The primary baddies are the Hobyahs, which originate from a 1894 fairy tale book. They are given a weird little description .. And not weird in a good way, and then there’s this sudden emphasis on how they react to dogs. That comes from the fairy tale, but I don’t think I’ve ever seen a funnel character with a dog. If it’s possible it certainly doesn’t warrant all the emphasis the adventure gives. Perhaps expanding it to ALL animals would help. The descriptions are a little weak also. The primary description is “The hobyahs are fey goblin-like things, a quarter the size of men, and seemingly a mixture of human- oids and black fish.” That’s a pretty good start, but it doesn’t really go anywhere with it, just like with the rose dragon. The adventure needs more flavor and imagery, especially for these, the primary villains.
I really really want to like this. I like the premise, I like the wizards lair, I like the heavy rose thumbing (even if the read-aloud doesn’t really do a good job of selling it. I want more “cloying smell of roses” and less generic room description bullshit. The Hobyah have potential and the adventure ends well … its just has a very weak middle and makes only half efforts at supporting the DM in the encounters. If you going to have read-out it needs to SELL the room; painting a very strong picture. Be Awesome! Not mundane. Especially in DCC. I’m on the fence with this one, probably because of the my love of fairy tales and fey. If you’ve got a strong attraction to those elements then I would encourage you to check this out. If you’re not so strong I would pass … this thing needs some … support? During play. Yes, A certain amount of that s a DM’s job, but the adventure must inspire the DM to that and this adventure, while having a good handful of ideas, doesn’t really do enough to support them.
This is available on DriveThru.
Thank you for reviewing FT 0: Prince Charming, Reanimator.
Sorry; I didn’t mean to do that anonymously.
Thank you for reviewing FT 0: Prince Charming, Reanimator.
I believe the Herder occupation comes with a herding dog if using the DCC funnel rules. If used as a 1st level module for say ACKS or B/X then dogs might be a bit more common. Otherwise, great review. Are you going to review the follow on module too?
That is correct. There is a 1% chance for any given character to have a dog, or roughly a 15% chance for a group of 16 0-level characters.
The odds are slightly higher if you use Alternate Occupations; 2% per character (as opposed to 1% in the standard rules).
(That comes out to just over 30% of 16-character groups having a dog, if you are interested.)
I picked up this Fairy Tale series the other day but haven’t read through them yet.
Mostly I buy such things for inspiration and ideas to borrow… ‘the wonder’ as you put it.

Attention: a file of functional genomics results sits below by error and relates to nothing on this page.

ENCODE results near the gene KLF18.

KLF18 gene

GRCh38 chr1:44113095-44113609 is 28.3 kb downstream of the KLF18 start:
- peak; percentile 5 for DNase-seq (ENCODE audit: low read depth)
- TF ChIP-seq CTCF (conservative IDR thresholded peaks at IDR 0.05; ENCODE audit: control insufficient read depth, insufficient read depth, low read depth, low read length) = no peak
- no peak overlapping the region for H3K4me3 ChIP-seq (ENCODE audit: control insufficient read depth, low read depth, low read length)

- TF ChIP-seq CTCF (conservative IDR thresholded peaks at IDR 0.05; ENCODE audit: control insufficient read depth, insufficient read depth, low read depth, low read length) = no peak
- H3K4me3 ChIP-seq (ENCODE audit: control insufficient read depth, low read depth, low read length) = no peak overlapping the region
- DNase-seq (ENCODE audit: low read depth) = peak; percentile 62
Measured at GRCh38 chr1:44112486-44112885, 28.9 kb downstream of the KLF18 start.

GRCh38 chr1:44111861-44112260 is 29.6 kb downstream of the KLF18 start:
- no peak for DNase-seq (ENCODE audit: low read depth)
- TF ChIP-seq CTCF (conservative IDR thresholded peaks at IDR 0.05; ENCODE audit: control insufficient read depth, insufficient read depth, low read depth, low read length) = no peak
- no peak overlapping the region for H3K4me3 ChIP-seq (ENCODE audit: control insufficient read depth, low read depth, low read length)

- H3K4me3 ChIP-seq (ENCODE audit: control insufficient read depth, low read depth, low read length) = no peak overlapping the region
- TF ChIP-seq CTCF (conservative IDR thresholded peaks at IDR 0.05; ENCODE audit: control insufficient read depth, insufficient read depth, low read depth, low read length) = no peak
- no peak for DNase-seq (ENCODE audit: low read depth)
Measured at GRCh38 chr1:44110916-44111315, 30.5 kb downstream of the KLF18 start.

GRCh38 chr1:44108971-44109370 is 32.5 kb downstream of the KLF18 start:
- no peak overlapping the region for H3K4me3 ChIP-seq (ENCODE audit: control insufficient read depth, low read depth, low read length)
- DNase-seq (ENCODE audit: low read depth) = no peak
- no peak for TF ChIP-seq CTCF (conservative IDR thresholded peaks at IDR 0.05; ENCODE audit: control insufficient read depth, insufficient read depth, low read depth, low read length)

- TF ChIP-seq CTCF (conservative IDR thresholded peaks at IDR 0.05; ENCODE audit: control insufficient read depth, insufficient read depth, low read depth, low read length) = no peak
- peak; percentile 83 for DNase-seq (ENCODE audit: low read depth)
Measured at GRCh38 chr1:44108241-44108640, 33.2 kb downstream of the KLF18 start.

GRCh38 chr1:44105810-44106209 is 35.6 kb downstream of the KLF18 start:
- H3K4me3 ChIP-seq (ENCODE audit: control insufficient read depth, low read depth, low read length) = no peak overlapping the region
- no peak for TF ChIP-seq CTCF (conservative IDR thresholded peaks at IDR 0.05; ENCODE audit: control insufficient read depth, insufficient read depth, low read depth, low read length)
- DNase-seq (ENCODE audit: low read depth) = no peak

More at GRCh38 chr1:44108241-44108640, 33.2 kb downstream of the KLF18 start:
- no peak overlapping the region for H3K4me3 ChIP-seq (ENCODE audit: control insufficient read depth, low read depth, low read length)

But I am very drawn to the fairy tale aspect of these… a giant insect in the kitchen does sound a bit off the mark. Maybe something more culinary… a large half-butchered pig that needs to be coaxed into the enormous oven perhaps?
No one ever found ants or cockroaches in a kitchen…?
MOre like they don’t feel paticularly ‘fairy tale’ or whimsical to me. Maybe if the cockroach was enormously fat because he’d eaten everything in the larder and now can’t fit through the door… leading to some conversation with it about the nature of gluttony.
I suppose I think most fairy tale monsters should have the potential for a bit of conversation/debate.
That’s correct. In fact, many of the D&D Oriental Adventures adventures feel like fairy tales because of the talking animals!
All reviews, and all feedback, is welcome, both positive and negative. I appreciate Bryce’s comments and Ernesto’s….writing needs honest feedback to improve.
What I am attempting to do in the series is not “pure” fairy tales, but rather to link particular fairy tales to works of Appendix N fiction. In the case of Prince Charming, Reanimator, I was working with the base stories of Sleeping Beauty and Herbert West, Reanimator (hence Westlake), There are secondary stories referenced, both Appendix N and Fairy Tale (such as The Hobyahs), and the kitchen encounter was intentionally not so faerie oriented in order to remind the players of the overarching thing that is going on – a DCC funnel adventure that will winnow their numbers and a Lovecraftian horror tale.
It is okay if I did not succeed at that, or if some people feel I did not, or if some people were hoping for something else. And I would rather have that feedback than not.
Pixies joke Bryce?
Oh, the allusions I continually make, that only I get …
She said “Excuse me please?”
Sorry. I’ve been tired.
OMG here I was under the impression that Alexi Panshin’s reference to Hobyahs in Masque World was something he had made up himself.
Hobyah! Hobyah! Hobyah!
(though I have to agree with the little girl in Masque World that Turpie the dog gets the short end of the stick.)
Here’s something else you may not know (because I just made it up):
While the origin of the FT Series Hobyays is revealed in The Portsmouth Mermaid, the fairy tale Hobyahs might be evolved hobbits. Think about it. The similarity of names. The focus on eating. The way Frodo was frightened by Farmer Maggot’s dogs…..